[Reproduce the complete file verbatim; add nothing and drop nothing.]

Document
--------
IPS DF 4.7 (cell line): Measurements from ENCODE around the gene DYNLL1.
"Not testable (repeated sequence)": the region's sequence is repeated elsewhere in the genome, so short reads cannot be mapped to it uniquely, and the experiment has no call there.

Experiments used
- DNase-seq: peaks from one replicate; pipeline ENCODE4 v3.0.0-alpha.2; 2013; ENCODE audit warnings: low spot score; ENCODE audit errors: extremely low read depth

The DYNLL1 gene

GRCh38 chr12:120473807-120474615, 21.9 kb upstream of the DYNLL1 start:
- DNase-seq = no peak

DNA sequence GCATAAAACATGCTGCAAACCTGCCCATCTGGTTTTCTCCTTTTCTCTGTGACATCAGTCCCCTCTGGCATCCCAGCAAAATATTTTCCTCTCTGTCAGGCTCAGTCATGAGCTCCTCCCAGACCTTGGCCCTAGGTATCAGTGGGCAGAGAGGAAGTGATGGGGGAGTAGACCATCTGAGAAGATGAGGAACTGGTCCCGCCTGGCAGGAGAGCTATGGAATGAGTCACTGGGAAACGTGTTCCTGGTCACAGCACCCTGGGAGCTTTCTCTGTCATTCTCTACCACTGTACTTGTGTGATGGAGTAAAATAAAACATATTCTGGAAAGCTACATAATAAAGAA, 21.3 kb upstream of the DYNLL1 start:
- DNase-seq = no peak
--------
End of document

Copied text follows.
IPS DF 4.7 (cell line): Measurements from ENCODE around the gene DYNLL1.
"Not testable (repeated sequence)": the region's sequence is repeated elsewhere in the genome, so short reads cannot be mapped to it uniquely, and the experiment has no call there.

Experiments used
- DNase-seq: peaks from one replicate; pipeline ENCODE4 v3.0.0-alpha.2; 2013; ENCODE audit warnings: low spot score; ENCODE audit errors: extremely low read depth

The DYNLL1 gene

GRCh38 chr12:120473807-120474615, 21.9 kb upstream of the DYNLL1 start:
- DNase-seq = no peak

DNA sequence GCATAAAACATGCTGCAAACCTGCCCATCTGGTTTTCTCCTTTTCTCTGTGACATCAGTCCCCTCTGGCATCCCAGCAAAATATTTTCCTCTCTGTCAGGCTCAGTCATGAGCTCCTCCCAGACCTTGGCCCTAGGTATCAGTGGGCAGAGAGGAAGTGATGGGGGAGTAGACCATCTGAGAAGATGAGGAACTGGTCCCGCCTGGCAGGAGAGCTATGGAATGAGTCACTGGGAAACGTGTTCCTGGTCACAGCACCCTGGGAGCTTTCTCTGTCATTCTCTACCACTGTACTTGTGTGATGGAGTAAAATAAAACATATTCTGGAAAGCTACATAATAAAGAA, 21.3 kb upstream of the DYNLL1 start:
- DNase-seq = no peak